January 10, 2020
An Unjust War against Trump

An Unjust War against Trump

Tony Perkins

Every president since George Washington has had to make quick decisions to defend America. The only difference on January 3rd is that the president was Donald Trump. And that means the far-Left will do absolutely everything in their power (and outside of its powers) to stop him. Even if it means putting American lives at risk.

The harsh reality for liberals, Andrew McCarthy argued, is that the president "has a right to strike the bad guys." And no amount of political posturing or War Powers debating can take it away from him. But that doesn't mean House Democrats won't try. Thursday, in one of their most ridiculous exercises yet, Speaker Nancy Pelosi (D-Calif.) actually put a bill on the floor ordering the commander-in-chief to check with Congress before doing his job. But the whole point of having a president, Kent Ingle fired back, is so he doesn't have to.

"The Constitution created the office of president because we need one person at the head of our government who can make tough decisions quickly and under extreme pressure," Ingle wrote. As for Trump's elimination of terrorist and Iranian General Qassem Soleimani, nothing he did was "disproportionate," as Pelosi carped, or even, FRC's Lt. General Jerry Boykin pointed out, out of line with the resolution as written. "What the War Powers Act requires," he explained to listeners on "Washington Watch," "is that the president has 48 hours after he... takes an action... to notify Congress. And then he has 60 days to continue unless he gets funding from Congress -- at which time it will go on for whatever amount of time is required to win."

"The reason they passed the War Powers Act to begin with in 1973 is because America had gone into Korea as well as Vietnam without a declaration of war. And what they were trying to do was ensure that it didn't happen again. But there's a big difference between a war and taking out a known terrorist... I think it is a political stunt. And I don't think this is going to have any impact on the president's willingness to do what needs to be done to protect America."

Now maybe some Christians have heard the Left's arguments and wonder about the morality of killing a man like Soleimani. Thursday on "Washington Watch," I asked FRC's David Closson, director of biblical morality and Christian worldview, if this is a question Scripture speaks to. As we all know, the Bible talks a lot about war and God is clear that war itself is not intrinsically evil. "As believers, we are at war with sin," David points out. "We're at war with evil. And you go through the Bible, the Old Testament actually sanctions war. [Moving to] the New Testament, we see that governments have a responsibility toward their citizens and are answerable to God for that. So sometimes there are compelling reasons for going to war. And [while] all killing is tragic, sometimes it's necessary."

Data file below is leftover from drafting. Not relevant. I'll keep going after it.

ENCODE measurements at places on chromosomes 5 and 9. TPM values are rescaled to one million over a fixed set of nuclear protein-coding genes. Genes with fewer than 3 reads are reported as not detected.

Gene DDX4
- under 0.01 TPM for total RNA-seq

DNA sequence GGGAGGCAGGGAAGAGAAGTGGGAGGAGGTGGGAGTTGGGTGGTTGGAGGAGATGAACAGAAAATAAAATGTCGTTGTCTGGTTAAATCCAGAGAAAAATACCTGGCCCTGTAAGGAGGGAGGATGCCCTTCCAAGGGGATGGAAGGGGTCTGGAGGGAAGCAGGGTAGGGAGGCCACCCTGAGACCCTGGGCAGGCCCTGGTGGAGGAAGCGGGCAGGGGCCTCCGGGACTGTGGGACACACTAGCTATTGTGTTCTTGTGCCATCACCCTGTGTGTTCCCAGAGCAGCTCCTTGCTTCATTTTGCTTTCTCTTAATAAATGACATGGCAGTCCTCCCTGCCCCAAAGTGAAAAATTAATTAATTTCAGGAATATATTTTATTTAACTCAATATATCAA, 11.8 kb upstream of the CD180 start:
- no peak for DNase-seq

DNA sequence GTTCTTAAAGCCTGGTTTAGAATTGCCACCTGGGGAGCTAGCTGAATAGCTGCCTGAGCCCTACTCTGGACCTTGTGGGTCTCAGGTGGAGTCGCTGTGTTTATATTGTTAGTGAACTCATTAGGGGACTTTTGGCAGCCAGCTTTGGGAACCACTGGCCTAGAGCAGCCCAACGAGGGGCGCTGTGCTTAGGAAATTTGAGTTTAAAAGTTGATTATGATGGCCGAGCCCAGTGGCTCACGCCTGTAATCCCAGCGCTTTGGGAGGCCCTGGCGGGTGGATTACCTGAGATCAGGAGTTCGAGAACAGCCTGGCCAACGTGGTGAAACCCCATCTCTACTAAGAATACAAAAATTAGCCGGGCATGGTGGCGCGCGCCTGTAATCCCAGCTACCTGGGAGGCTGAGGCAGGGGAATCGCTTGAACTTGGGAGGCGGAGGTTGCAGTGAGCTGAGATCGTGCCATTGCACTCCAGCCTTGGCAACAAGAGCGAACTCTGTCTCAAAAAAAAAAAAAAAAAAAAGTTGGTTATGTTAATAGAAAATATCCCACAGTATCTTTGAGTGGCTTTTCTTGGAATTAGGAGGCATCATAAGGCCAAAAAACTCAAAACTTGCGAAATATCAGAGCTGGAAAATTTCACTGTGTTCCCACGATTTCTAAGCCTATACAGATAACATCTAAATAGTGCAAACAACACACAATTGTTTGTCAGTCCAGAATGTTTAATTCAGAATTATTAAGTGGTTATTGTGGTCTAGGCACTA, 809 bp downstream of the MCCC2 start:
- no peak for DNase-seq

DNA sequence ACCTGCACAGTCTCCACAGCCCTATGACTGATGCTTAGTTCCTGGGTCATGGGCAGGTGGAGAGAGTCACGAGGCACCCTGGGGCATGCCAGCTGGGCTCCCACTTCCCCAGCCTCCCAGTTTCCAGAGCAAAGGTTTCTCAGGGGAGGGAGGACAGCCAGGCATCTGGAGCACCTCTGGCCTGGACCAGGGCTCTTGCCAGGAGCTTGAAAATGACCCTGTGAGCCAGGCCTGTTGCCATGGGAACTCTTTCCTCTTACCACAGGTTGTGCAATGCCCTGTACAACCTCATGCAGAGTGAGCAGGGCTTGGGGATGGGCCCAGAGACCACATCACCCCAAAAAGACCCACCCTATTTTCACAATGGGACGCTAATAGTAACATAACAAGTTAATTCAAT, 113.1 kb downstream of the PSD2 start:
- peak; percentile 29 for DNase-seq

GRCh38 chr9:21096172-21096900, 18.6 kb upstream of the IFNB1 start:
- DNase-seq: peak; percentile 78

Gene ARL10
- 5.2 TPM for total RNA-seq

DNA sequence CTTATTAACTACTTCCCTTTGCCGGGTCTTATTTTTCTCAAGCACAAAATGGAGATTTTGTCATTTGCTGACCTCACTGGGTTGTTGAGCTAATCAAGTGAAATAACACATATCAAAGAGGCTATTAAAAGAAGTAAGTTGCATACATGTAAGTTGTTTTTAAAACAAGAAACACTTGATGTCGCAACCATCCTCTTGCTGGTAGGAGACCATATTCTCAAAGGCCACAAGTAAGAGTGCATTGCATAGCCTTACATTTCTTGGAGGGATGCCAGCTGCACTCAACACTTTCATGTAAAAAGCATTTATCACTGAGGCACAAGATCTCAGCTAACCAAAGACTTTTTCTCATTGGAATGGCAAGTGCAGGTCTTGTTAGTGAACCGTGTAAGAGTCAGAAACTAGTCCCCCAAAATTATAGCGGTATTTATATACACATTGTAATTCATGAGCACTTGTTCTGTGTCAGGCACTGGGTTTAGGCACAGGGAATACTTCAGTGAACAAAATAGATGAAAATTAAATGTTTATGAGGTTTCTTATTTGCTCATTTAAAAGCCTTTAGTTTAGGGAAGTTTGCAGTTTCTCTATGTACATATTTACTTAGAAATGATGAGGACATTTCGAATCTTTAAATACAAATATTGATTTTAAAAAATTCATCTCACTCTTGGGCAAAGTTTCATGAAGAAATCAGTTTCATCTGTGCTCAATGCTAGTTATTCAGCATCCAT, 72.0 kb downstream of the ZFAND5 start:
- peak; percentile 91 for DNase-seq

A lot of philosophers and early leaders of the church thought long and hard about war. St. Augustine, known as the father of modern Christianity, is often credited with developing the foundational biblical premise for how armed conflict should be viewed. Later, that idea was shaped into what St. Thomas Aquinas called Just War Theory, which was his defense of how a nation can go about conducting and engaging in warfare morally. Under his theory, there are a handful of principles that legitimize war -- things like "just cause," which means you go to war to defend innocent life or self-defense, or when you're trying to maintain or restore justice.

"'Just intentions' is another principle. You don't go to war to humiliate your enemy, but for just causes. War should be a last resort. That's another principle. All reasonable attempts should be made at a peaceful resolution [is another]." A declaration of war must come from "a legitimate authority," David explains. "The mayor of Washington, D.C. can't declare war, but the president of the United States has that authority. The fifth one is there needs to be a proportional objective. And then finally, there needs to be a probability of success. So all those are criteria that nations need to think through before they go to war." And every one of them, as we discussed, was extracted from Scripture.

Obviously, conflicts are different now than they were in our grandparents' generation. Terrorism has complicated things. Modern technology has complicated things. But, as David told listeners, the principles still apply. "A lot of Christians think that the default position of Christianity is pacifism. But there are actually quite a few examples in the Bible where Jesus speaks about this issue. And Scripture teaches a couple of examples. In Luke 3, John the Baptist, when he is preaching, he actually exhorts the soldiers to not abuse their position of authority -- but he doesn't tell them to resign from the army. Another example is Acts 12. Cornelius the centurion when he gets saved. He doesn't have to resign his post. And then another example is Jesus as well."

Democrats have made plenty of arguments against Donald Trump's use of force. But invoking the Bible would be a stretch, even for them.

** Just a brief reminder that starting this evening in Baton Rouge we will host our first Stand Courageous men's conference of 2020. There is still time to be a part of this encouraging, life changing event. Go to StandCourageous.com to found out how you can join us. **